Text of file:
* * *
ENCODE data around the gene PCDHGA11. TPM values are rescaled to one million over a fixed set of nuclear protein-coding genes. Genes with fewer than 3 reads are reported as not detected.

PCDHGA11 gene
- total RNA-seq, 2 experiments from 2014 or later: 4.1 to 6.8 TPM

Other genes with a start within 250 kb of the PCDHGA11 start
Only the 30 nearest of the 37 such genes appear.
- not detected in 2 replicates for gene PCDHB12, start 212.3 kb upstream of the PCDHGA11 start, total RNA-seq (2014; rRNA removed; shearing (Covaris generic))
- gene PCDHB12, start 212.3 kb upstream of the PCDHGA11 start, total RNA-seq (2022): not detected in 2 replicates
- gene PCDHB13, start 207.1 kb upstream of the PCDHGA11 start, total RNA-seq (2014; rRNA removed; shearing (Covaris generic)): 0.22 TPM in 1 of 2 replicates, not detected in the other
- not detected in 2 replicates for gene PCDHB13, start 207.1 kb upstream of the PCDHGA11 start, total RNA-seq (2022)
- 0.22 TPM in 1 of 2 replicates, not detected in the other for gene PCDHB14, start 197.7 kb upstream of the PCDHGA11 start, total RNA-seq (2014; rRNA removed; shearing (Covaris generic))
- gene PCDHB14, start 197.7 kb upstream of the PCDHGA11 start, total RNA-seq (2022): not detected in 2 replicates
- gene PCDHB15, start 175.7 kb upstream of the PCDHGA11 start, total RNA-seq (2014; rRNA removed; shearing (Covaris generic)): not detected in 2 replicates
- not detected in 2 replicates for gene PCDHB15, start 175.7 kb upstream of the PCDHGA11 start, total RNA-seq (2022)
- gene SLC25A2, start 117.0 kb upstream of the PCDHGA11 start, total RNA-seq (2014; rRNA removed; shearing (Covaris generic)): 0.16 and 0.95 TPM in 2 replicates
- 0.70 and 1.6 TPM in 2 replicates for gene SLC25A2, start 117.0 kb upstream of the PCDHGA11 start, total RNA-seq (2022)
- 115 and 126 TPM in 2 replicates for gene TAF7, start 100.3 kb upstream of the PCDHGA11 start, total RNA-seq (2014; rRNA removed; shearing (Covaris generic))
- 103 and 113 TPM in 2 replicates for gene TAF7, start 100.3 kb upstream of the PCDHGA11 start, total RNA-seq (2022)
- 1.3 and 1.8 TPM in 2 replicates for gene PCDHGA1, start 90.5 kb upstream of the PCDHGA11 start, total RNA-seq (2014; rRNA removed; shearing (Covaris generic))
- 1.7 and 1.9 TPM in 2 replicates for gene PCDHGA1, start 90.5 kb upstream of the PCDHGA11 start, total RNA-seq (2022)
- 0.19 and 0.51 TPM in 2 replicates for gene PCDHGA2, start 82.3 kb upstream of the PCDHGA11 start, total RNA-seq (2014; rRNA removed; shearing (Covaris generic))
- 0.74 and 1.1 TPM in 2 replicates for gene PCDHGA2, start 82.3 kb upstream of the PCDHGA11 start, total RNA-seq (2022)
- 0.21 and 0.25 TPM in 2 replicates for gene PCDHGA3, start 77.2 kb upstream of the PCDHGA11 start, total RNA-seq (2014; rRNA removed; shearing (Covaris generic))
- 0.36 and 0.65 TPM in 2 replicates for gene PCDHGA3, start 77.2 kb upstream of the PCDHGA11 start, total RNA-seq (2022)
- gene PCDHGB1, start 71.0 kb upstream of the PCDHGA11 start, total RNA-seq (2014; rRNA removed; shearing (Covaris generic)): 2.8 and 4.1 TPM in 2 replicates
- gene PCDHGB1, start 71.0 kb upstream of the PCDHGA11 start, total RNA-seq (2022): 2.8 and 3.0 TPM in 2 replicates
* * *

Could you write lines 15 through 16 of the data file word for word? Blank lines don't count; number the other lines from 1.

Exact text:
- 0.70 and 1.6 TPM in 2 replicates for gene SLC25A2, start 117.0 kb upstream of the PCDHGA11 start, total RNA-seq (2022)
- 115 and 126 TPM in 2 replicates for gene TAF7, start 100.3 kb upstream of the PCDHGA11 start, total RNA-seq (2014; rRNA removed; shearing (Covaris generic))